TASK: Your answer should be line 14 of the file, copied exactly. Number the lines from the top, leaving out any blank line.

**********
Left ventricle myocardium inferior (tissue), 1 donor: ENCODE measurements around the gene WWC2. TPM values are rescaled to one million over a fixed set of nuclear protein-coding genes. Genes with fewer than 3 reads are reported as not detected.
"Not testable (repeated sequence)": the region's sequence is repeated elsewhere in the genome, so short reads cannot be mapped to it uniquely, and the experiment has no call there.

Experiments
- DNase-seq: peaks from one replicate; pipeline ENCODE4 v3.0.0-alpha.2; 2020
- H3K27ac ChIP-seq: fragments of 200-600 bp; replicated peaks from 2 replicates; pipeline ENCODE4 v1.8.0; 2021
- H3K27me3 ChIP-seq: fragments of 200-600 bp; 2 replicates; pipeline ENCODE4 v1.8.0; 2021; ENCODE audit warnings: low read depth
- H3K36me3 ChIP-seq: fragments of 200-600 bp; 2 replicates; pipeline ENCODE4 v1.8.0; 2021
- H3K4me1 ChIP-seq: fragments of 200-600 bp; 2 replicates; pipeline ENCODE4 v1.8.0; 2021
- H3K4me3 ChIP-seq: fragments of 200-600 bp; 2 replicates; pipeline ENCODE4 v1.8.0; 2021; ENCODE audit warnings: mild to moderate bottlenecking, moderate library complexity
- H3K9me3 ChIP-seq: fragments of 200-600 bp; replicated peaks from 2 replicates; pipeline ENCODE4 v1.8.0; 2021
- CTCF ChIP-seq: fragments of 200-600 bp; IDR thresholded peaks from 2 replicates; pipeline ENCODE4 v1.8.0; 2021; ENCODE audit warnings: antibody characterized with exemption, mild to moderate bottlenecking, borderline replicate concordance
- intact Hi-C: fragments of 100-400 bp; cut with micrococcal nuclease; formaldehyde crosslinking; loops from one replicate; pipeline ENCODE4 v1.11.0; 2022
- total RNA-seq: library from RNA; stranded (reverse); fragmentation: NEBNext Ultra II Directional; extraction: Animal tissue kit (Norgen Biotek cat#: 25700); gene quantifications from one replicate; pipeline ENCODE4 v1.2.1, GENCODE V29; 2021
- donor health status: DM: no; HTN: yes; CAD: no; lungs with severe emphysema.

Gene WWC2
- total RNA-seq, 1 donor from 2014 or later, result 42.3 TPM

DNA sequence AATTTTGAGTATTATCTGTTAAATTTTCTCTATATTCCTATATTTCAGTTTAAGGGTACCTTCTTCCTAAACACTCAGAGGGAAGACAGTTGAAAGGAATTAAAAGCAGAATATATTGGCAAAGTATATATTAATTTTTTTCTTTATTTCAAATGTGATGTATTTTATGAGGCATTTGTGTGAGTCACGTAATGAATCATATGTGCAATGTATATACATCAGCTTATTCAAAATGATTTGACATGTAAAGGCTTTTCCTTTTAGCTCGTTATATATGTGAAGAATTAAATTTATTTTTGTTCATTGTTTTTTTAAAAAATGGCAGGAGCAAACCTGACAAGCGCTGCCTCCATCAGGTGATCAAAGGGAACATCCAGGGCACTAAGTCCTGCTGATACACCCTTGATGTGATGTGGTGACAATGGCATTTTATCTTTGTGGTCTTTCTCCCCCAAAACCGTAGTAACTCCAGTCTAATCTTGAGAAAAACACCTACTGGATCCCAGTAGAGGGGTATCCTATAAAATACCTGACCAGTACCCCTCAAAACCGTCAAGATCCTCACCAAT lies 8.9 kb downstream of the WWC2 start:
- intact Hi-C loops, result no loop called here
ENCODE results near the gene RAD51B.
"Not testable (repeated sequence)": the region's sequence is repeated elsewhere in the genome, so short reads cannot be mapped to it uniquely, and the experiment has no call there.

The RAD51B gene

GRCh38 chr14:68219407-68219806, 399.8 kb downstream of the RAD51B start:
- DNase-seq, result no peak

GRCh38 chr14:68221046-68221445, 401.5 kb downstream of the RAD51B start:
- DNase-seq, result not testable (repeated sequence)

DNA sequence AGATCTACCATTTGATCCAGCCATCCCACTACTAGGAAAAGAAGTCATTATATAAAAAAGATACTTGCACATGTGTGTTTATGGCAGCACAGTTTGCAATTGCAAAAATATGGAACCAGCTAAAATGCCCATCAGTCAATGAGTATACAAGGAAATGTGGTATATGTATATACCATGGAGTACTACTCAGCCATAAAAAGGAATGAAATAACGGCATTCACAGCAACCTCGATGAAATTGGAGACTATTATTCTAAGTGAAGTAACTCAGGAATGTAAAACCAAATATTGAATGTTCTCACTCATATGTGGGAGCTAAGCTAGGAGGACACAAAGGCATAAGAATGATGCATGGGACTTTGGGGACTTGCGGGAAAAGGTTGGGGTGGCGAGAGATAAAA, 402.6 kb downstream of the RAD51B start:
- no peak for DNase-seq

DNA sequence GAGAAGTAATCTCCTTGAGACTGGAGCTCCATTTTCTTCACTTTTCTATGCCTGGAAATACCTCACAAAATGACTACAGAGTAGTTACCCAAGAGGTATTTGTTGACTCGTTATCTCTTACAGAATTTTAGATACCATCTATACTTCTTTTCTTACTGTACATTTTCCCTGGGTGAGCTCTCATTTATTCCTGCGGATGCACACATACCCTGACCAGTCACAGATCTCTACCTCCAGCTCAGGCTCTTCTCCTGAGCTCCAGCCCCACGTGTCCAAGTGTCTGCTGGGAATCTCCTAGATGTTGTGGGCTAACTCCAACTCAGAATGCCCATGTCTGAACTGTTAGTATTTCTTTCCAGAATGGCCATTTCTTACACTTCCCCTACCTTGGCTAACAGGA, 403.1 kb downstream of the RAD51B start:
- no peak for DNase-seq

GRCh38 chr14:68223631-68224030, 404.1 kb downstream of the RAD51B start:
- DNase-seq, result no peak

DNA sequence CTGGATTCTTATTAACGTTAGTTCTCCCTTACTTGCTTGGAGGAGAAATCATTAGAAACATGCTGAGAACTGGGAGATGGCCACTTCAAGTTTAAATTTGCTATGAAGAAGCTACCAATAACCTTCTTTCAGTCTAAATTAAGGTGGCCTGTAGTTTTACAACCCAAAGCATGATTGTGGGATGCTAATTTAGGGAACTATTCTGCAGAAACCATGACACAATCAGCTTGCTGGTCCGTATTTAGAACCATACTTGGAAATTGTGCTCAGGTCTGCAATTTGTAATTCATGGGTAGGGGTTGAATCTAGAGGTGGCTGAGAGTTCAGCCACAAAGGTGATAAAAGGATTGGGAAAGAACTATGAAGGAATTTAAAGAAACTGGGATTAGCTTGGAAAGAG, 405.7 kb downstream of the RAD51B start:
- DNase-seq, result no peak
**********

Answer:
- donor health status: DM: no; HTN: yes; CAD: no; lungs with severe emphysema.